Even four-star restaurants have to adapt. A couple of years ago, the dining room at Jean Georges got a make-over. I’m not the one to itemize all of the changes, as I visited the original space only once, but the space now seems brighter and yet more spare—a kind of Scandanavian economy that ensures no distractions from the food and the adjoining Central Park views.
The current recession brought another change: a $58 four-course menu that is served from 5:30–6:00 p.m. and from 10:00–11:00 p.m. (At other times, the minimum entry point is $98 for four courses.) Those might not be ideal dining hours, but it’s still the lowest available price point of any four-star restaurant, or indeed, of just about any luxury restaurant in the city. For that Jean Georges deserves to be applauded.
It was the $58 menu that brought us into Jean Georges the other night. With a $74 burgundy added to the tab, we were still out of there for $205 before tip, making this one of the better meals we’ve had for the price in quite some time.
The $58 menu offers no choices, except at dessert: you are going to get the three savory courses they’ve mapped out for you. However, it is not a bad selection at all. If I’d ordered these dishes at full price, I would not have been disappointed.
We started with a trio of amuses-bouches (above left): a swirl of pickled rhubarb on a disc of mozarella, a peekytoe crab fritter in a light mushroom sauce, and an herbal chicken broth. The crab fritter was the best of these. The chicken broth seemed like a throw-away. The appetizer (above right) was classic Vongerichten: cubes of delicate hamachi paired with Japanese cucumber.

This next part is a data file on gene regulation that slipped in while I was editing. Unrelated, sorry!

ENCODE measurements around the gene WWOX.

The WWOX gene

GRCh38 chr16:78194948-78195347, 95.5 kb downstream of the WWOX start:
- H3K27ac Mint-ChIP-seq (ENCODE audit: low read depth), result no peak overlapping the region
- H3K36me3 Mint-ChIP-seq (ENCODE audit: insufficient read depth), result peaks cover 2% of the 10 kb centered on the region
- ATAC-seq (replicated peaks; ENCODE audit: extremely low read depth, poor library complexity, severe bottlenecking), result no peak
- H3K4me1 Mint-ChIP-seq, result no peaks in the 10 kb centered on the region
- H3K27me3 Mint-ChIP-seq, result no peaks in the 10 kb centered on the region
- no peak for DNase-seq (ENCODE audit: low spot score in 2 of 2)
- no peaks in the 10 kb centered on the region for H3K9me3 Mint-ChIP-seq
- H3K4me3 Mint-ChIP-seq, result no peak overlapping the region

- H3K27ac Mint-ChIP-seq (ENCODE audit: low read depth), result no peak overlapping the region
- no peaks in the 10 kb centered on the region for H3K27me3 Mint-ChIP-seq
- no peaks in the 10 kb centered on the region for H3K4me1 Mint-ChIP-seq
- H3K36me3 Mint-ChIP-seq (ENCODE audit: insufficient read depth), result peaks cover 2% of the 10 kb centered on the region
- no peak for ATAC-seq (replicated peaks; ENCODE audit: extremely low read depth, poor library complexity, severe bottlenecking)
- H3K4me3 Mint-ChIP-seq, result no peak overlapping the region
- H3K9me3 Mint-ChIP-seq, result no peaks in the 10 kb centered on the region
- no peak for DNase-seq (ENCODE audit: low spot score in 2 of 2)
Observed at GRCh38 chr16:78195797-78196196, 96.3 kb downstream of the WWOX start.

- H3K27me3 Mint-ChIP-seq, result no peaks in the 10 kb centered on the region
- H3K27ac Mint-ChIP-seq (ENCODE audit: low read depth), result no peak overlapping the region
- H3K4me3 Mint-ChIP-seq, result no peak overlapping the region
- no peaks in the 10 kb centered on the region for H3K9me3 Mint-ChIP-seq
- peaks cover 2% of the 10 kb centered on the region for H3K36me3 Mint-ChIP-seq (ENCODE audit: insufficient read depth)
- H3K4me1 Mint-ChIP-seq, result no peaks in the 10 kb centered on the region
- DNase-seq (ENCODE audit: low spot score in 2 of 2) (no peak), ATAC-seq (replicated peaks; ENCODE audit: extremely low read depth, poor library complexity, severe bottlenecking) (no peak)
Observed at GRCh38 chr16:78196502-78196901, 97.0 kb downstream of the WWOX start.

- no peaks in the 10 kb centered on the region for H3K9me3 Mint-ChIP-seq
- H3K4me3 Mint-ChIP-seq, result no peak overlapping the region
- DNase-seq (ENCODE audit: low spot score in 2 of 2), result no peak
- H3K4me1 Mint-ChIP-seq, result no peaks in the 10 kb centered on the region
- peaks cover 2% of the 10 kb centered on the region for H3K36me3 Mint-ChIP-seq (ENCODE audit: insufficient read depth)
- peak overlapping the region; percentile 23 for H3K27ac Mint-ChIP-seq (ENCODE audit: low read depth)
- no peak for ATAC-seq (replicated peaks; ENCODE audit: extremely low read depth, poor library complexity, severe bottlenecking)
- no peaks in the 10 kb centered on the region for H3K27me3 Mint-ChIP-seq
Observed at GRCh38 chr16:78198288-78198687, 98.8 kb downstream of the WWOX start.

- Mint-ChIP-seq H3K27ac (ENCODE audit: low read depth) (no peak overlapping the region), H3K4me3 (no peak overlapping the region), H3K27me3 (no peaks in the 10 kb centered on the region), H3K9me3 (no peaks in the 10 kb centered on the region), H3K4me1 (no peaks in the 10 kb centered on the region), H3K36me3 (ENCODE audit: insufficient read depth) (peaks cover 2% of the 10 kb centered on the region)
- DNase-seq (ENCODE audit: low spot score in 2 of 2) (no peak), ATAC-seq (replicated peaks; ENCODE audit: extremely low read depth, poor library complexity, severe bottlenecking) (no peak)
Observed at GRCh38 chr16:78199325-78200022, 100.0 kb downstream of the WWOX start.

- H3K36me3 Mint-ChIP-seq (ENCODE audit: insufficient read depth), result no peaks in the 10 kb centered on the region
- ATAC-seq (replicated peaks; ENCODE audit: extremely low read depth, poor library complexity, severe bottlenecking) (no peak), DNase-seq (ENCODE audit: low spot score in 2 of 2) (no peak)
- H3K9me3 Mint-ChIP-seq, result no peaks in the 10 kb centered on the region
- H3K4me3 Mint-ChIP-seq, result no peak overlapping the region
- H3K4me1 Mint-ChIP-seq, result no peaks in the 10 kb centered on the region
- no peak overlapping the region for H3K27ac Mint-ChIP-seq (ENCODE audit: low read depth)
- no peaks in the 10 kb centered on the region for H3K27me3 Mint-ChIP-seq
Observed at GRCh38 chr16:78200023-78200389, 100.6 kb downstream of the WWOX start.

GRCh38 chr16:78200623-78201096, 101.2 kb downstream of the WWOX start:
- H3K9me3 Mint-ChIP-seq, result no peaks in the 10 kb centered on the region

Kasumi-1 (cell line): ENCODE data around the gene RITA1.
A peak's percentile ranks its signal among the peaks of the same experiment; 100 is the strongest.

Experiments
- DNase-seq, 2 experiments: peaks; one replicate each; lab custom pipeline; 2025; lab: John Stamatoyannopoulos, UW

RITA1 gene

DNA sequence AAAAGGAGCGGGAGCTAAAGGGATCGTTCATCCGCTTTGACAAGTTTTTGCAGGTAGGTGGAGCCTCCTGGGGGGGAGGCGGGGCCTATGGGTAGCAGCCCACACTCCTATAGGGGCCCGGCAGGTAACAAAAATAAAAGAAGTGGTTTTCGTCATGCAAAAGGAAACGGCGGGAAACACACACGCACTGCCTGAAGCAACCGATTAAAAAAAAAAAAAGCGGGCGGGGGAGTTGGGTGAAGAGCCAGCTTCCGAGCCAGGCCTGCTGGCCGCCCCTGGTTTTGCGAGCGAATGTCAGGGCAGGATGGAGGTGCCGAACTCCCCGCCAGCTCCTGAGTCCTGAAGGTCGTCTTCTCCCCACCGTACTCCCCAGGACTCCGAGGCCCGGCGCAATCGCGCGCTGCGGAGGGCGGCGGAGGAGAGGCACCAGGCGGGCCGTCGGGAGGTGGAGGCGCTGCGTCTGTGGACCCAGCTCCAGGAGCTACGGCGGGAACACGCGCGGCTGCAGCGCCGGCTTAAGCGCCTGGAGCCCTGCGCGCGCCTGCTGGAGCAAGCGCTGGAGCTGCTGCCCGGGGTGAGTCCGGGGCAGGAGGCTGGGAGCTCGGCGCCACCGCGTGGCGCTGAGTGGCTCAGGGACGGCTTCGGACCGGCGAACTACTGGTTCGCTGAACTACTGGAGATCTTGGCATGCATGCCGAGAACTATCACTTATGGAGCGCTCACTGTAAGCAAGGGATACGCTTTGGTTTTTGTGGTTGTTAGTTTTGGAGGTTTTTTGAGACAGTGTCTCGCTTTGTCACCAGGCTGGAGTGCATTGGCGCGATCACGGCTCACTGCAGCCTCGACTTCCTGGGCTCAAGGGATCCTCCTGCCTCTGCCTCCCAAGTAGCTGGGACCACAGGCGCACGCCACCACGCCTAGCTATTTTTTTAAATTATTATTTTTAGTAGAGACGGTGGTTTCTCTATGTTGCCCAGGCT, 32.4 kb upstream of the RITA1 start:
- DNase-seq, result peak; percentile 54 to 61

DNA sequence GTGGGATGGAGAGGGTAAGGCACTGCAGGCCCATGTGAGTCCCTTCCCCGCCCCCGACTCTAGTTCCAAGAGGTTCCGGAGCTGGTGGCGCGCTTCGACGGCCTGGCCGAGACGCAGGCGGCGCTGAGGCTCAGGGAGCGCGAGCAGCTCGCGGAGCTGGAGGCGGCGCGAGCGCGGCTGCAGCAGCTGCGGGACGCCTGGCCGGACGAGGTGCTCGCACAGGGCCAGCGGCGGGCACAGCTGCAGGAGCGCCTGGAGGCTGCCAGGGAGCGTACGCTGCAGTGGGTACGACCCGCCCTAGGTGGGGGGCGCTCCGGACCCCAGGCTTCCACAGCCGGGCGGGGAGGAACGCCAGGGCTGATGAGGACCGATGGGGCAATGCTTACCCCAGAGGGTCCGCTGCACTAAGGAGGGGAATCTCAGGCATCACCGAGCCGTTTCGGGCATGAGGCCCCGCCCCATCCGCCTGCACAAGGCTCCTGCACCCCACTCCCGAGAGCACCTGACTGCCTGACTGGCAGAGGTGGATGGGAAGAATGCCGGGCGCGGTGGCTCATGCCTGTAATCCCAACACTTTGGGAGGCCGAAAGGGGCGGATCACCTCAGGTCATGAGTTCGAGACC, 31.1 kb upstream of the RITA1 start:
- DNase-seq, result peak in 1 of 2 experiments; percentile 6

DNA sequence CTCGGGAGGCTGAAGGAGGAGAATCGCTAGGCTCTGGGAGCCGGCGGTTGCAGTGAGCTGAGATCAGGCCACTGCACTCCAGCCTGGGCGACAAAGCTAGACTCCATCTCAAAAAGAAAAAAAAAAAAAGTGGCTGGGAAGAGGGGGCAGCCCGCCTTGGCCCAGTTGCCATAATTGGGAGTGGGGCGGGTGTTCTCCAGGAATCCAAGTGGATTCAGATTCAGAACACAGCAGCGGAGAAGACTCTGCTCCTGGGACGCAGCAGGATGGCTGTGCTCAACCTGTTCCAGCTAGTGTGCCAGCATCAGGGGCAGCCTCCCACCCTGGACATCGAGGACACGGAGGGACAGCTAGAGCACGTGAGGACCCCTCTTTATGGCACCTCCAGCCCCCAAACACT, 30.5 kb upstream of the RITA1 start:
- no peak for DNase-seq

The next two courses were superb, and at least to me, bracingly original. First was a goat cheese gnocchi with caramelized artichokes, rosemary and lemon zest (above left). I wrote in my notes: “remarkable”.
The last course was an arctic char (above right) with a rhubarb compote, ramp ravioli and olive oil foam. It had a sweet–tart contrast that Vongerichten is so well known for. The tart elements were slightly over-powering to my taste, but I give full credit to the ravioli and the fish itself, which was more tender than I thought possible.
We had our choice of any dessert on the regular menu. I chose “Caramel” (above left), while my Mom chose “Chocolate (above right). (“Rhubarb” and “Apple” were the other options.) It all seemed competent to me, but not as memorable as the savory courses.
We concluded with the usual array of petits-four, including the house-made marshmallows (left).
The service seemed more polished than it was on our last visit, but it surely helped that the dining room was not yet full. I still think that Jean Georges is a half-step behind the city’s other four-star restaurants, but this was my best meal to date in any Vongerichten establishment. I should schedule another visit while it is still possible to eat here at bargain prices.
Jean Georges (1 Central Park West at 60th Street, Upper West Side)